Mike Larkin, retired from Queen's University Belfast after 37 years teaching Microbiology, Biochemistry and Genetics.


[1] Universities UK Guidance for universities on preventing student suicides 5 September 2018.


[3] UUK Student mental health: dealing with the transition from school to university
15 August 2018.

[4] ONS New data published on student suicide rates. UUK Response to Statements
26 June 2018.

[5] "Our youngest son Ben took his own life on 5th May 2018. He was 19 and in his first year at university. His death was a shock to all of us. We have a mantra to help manage our devastation: to accept his decision – we will never know the pain or despair in his mind – to celebrate the happy memories, and to learn from his life. We learned that mental distress can be very difficult to detect. Spotting outward signs of vulnerability that point to inner distress, is a challenge for staff, parents and the whole community. Our grief is accompanied by the conviction that had we known his predicament at university, we could have done something and by the determination that we learn from Ben’s death to help prevent others."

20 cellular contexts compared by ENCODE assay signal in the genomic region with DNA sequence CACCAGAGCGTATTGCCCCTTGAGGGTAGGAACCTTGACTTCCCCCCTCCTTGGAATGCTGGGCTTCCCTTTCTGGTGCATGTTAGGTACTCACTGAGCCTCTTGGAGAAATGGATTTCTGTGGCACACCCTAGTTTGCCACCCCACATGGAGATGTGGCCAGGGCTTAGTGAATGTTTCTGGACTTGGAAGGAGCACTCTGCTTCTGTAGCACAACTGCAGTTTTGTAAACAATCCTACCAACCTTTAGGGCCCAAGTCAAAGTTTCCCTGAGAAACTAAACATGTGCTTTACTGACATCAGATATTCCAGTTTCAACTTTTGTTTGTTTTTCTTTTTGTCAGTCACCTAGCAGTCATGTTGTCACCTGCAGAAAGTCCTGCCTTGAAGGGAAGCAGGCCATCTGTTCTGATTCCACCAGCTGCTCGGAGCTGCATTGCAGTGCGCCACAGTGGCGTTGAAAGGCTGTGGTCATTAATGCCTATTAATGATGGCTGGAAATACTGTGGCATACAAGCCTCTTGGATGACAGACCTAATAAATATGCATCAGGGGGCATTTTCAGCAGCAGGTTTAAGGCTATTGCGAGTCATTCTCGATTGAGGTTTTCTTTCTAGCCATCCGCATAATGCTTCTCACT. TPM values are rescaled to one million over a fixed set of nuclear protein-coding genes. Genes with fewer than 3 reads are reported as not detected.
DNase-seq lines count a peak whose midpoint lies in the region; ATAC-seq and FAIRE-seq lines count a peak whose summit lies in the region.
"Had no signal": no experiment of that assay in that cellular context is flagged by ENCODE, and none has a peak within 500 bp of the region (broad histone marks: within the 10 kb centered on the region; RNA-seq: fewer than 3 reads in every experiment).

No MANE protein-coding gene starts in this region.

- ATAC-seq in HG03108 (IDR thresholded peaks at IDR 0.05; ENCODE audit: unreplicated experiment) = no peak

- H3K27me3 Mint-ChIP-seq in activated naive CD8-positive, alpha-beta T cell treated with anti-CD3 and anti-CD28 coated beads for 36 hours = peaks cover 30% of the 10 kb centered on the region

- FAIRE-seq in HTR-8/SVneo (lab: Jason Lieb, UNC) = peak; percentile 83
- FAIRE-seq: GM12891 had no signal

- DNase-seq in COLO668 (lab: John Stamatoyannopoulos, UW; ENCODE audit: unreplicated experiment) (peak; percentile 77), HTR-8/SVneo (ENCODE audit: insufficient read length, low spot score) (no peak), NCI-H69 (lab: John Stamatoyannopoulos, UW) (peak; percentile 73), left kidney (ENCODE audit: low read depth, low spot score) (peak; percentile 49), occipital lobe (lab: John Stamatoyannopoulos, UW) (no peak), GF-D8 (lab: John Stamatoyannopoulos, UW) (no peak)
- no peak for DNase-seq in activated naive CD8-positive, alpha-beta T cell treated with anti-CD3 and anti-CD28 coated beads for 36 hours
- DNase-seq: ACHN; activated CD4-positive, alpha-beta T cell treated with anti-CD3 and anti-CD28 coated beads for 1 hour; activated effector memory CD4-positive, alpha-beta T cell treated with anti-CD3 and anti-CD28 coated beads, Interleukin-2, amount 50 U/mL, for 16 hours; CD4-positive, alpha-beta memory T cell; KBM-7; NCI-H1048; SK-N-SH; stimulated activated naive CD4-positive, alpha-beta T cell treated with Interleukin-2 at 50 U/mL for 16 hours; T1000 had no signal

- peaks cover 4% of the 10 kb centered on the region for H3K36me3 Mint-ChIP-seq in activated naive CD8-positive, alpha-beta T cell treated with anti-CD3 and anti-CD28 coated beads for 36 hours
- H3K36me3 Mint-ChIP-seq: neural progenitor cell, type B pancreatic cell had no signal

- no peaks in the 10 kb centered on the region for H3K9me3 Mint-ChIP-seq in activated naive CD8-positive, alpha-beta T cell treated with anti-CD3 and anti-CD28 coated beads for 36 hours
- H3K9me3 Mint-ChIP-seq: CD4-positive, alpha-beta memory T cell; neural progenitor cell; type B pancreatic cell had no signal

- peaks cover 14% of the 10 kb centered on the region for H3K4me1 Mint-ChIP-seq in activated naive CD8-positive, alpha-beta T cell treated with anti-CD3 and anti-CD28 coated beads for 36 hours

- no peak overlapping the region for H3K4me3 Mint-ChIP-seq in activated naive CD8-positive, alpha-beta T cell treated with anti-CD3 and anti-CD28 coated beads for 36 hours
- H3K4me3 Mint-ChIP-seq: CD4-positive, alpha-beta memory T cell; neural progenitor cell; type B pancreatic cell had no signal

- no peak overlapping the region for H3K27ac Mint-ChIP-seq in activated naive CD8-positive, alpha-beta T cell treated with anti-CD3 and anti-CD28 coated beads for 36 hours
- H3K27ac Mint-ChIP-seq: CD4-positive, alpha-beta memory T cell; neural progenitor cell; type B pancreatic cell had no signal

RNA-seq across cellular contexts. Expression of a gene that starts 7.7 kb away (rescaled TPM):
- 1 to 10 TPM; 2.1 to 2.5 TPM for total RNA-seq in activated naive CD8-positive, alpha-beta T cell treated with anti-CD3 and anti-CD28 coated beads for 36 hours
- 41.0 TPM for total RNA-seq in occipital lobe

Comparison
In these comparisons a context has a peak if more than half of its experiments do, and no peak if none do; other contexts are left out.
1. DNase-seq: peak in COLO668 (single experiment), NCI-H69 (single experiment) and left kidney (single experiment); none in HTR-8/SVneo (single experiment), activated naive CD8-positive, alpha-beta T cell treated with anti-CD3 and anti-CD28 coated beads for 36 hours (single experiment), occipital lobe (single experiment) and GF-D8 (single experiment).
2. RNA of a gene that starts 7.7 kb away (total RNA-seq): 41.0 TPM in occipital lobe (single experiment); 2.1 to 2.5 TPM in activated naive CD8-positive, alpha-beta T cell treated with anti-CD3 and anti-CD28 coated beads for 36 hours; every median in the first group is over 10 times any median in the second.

James Murray, Father of Ben Murray

[6] Papyrus Annual review 2018.

[7] Office for National Statistics report 2018 Estimating suicide among higher education students, England and Wales: Experimental Statistics.

[8] TEFS Tragedy on Campus – now is the time to act to prevent suicides and mental distress. June 15, 2018.

[9] Student Minds. Starting university.

[10] UUK Mental Wellbeing in Higher Education Working Group.
Student mental wellbeing in higher education: good practice guide 13 February 2015.

[11] TEFS Blog June 08, 2018. The student experience in 2018: Higher Education Policy Institute Conference: From Funding to Fining.

[12] Student Living Index 2018. The cost of living at UK universities.
and TEFS Blog September 07, 2018

[13] How to Make Money While At University, Nov 30, 2017 | Student Blog.

[14] Higher Education Policy Institute Report 112. Targeted Tuition Fees: Is means-testing the answer?
and Nick Hillman. Could means-tested fees help poorer students get into university? The Guardian. 20 Sep 2018.